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Anthony Ray Hinton Spent Almost 30 Years on Death Row. Now He Has a Message for White America.

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Anthony Ray Hinton was mowing the lawn at his mother's house in 1985 when Alabama police came to arrest him for 2 murders he did not commit. One took place when he was working the night shift at a Birmingham warehouse. Yet the state won a death sentence, based on 2 bullets it falsely claimed matched a gun found at his mother's home. In his powerful new memoir, "The Sun Does Shine: How I Found Life and Freedom on Death Row," Hinton describes how racism and a system stacked against the poor were the driving forces behind his conviction. He also writes about the unique and unexpected bonds that can form on death row, and in particular about his relationship with Henry Hays, a former Klansman sentenced to death for a notorious lynching in 1981. Hays died in the electric chair in 1997 - 1 of 54 people executed in Alabama while Hinton was on death row.
After almost 30 years, Hinton was finally exonerated in 2015, thanks to the Equal Justice Initiative, or EJI. On April 27…

Dozens of foreign ISIS brides sentenced to death in Iraq

ISIS brides
Dozens of foreign ISIS brides are being sentenced to death in Iraq as the country exacts its revenge after 3 years of jihadi occupation.

Pleading that they themselves are victims, the women were given 10 minutes to beg for their lives before judges decide their sentence.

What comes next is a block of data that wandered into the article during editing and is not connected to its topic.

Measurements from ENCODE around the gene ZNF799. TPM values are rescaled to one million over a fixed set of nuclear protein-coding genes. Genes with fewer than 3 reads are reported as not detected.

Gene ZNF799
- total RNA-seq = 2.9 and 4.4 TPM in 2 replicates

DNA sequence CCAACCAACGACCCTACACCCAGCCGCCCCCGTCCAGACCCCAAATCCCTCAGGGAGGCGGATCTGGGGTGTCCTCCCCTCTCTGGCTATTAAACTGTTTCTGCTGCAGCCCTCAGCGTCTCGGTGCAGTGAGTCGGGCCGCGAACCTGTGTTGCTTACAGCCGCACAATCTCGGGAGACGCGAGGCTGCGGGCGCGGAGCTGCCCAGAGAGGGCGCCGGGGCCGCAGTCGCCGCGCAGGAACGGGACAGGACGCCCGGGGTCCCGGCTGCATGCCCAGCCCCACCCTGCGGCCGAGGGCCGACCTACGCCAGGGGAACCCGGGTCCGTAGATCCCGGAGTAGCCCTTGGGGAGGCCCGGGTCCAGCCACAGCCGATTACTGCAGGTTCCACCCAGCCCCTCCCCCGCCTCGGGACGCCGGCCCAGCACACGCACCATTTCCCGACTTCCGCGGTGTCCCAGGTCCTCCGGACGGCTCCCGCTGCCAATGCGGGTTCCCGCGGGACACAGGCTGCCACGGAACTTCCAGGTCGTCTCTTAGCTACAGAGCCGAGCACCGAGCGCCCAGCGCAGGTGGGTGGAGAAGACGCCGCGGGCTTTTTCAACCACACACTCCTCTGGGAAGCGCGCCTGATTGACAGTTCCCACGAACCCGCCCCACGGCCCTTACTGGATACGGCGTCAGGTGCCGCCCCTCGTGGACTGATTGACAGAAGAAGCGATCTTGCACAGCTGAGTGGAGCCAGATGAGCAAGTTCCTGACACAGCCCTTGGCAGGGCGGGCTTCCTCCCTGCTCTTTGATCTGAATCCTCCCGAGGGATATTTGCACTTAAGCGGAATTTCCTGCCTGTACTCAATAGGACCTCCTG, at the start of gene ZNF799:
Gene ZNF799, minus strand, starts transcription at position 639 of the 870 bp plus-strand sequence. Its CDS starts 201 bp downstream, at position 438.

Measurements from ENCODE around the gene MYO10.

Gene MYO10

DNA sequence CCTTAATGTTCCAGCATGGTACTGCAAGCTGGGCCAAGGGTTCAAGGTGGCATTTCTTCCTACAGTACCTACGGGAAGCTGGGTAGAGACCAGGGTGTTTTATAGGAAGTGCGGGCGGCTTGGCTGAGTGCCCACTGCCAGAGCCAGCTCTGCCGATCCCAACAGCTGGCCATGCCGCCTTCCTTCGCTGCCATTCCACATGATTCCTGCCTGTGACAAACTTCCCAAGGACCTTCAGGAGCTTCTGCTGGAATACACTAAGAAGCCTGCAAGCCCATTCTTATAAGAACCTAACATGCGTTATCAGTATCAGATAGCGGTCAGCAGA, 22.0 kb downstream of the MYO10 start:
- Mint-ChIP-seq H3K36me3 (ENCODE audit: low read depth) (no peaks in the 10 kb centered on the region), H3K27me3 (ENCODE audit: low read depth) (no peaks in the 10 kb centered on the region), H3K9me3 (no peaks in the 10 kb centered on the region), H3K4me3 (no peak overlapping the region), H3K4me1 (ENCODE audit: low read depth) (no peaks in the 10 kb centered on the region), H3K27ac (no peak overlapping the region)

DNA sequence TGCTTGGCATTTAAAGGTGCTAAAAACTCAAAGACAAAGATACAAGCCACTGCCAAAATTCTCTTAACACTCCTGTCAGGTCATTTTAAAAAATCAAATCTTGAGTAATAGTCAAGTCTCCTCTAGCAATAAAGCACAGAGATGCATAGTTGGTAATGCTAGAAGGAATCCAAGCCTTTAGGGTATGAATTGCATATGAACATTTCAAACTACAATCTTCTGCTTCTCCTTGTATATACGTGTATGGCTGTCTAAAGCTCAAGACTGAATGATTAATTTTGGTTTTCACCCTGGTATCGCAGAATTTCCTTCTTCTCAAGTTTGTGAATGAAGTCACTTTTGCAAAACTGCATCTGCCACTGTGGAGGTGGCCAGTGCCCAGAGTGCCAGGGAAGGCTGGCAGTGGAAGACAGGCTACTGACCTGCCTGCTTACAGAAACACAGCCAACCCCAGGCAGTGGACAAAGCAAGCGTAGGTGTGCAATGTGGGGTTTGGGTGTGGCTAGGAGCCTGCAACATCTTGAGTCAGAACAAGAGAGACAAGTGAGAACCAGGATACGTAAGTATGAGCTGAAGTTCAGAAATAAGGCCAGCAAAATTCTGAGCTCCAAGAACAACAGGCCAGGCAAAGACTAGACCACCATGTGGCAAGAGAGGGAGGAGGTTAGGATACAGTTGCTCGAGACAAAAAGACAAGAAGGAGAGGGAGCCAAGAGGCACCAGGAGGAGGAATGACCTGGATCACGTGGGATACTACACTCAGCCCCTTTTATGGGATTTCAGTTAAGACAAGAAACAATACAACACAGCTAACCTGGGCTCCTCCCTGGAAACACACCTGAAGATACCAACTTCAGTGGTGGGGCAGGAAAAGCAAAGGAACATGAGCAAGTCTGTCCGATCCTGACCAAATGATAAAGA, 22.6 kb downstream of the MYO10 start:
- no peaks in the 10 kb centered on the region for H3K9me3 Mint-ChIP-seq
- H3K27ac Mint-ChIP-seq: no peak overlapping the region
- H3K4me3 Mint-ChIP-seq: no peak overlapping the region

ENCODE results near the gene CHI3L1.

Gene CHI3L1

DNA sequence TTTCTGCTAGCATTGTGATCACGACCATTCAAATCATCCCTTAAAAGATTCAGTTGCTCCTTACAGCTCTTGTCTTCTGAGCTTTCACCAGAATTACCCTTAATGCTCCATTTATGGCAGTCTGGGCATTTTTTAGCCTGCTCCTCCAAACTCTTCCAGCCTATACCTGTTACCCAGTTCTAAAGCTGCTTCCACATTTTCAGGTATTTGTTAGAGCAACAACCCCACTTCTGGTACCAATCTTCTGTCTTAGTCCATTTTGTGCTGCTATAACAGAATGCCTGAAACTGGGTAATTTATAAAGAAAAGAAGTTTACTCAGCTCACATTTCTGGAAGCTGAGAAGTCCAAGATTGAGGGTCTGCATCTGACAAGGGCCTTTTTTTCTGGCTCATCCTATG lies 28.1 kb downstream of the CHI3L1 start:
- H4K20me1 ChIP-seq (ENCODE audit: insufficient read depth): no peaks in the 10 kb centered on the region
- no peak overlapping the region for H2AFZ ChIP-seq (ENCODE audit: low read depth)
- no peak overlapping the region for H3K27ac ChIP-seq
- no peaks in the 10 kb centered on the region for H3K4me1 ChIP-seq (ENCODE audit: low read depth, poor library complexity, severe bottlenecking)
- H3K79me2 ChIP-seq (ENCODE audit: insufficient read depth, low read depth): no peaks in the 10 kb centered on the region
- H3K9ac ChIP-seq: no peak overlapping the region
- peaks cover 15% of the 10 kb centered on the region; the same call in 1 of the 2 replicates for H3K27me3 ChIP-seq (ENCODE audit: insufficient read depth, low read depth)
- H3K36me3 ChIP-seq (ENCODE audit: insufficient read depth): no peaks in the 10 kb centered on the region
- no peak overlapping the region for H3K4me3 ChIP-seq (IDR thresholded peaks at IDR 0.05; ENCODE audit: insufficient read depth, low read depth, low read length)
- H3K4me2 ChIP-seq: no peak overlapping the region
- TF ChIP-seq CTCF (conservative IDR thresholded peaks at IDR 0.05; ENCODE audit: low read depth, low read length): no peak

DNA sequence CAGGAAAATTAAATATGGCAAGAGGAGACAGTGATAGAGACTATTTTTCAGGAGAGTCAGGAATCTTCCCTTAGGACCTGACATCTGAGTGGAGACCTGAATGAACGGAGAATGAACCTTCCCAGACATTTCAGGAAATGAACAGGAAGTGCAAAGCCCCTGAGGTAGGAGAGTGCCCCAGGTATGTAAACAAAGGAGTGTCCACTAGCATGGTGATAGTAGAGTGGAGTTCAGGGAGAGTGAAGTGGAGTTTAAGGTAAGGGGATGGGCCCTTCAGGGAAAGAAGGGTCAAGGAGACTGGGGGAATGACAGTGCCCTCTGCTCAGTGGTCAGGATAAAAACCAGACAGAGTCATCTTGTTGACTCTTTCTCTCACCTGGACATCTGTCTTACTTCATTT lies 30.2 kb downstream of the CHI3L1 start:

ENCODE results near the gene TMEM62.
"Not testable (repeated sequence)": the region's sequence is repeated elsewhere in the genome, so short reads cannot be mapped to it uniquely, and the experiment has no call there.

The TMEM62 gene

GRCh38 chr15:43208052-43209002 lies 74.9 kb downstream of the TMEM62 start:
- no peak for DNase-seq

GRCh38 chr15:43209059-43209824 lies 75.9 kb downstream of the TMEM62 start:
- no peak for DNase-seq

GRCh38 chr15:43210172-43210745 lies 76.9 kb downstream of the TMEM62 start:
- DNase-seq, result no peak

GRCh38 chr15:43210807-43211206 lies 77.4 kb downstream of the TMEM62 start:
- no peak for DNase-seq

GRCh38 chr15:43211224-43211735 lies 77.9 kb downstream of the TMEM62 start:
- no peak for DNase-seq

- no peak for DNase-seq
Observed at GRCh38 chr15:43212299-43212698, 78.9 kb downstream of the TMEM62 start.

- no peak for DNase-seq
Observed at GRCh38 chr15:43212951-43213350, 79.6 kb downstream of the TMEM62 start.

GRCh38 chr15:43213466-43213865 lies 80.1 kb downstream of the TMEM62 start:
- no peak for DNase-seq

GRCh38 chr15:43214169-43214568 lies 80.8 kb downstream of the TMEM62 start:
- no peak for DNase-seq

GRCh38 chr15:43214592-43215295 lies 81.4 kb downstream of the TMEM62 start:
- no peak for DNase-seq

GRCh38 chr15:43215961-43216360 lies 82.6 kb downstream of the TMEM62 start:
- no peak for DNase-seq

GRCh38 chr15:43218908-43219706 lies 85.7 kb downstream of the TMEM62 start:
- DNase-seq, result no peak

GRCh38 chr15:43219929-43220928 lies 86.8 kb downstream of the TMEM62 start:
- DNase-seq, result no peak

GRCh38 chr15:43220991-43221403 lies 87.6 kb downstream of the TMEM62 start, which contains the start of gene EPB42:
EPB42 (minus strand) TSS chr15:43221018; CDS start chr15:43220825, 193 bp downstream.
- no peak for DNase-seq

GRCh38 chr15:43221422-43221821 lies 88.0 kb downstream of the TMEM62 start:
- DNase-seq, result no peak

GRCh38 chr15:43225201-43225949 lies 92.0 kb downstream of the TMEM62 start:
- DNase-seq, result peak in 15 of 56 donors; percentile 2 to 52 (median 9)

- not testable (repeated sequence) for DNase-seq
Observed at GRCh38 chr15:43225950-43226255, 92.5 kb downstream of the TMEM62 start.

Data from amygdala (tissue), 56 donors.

Many of them find little sympathy with the Iraqi judiciary and locals and are despised for their support of their militant husbands, who tore the country apart between 2014 and 2017.

French citizen Djamila Boutoutao, 29, appeared in court last month and claimed: "I thought I had married a rapper. It was only when we arrived in Turkey for a week-long "holiday" that I discovered my husband was a jihadist."

"I'm a victim. My husband beat me and locked me up in a cave with my children when I refused to follow him (to Iraq)."

She reappeared in court again last week alongside 14 other women, The Guardian reported, where she begged to keep her daughter.

She is among an estimated 1,900 French citizens and 40,000 foreigners who traveled to join ISIS's so-called caliphate in Iraq and Syria.

She said: "I'm going mad here. I'm facing a death sentence or life in prison. No one tells me anything, not the ambassador, not people in prison."

"Don't let them take my daughter away. I am willing to offer money if you can contact my parents. Please get me out of here."

According to the paper, at least 40 women have been sentenced to death, while it's believed around 300 people in total with links to ISIS have so far been executed.

Now more than 1,000 people have been placed in Baghdad jails after being identified as either members of the group or relatives of fighters.

Most of the women are widowed and many are the only caregiver left for the small children born to terrorist dads.

Last month, a court in Baghdad handed 19 Russian women life sentences for "joining and supporting" the terror group.

Al Jazeera reported many of them claimed they were misled into making the trip to Iraq.

One said: "I did not know we were in Iraq. I went with my husband and my children to Turkey to live there and then I suddenly discovered I was actually in Iraq."

The broadcaster reports that more than 20,000 have been detained on suspicion of ties to the group.

Source: New York Post, Corey Charlton, May 22, 2018


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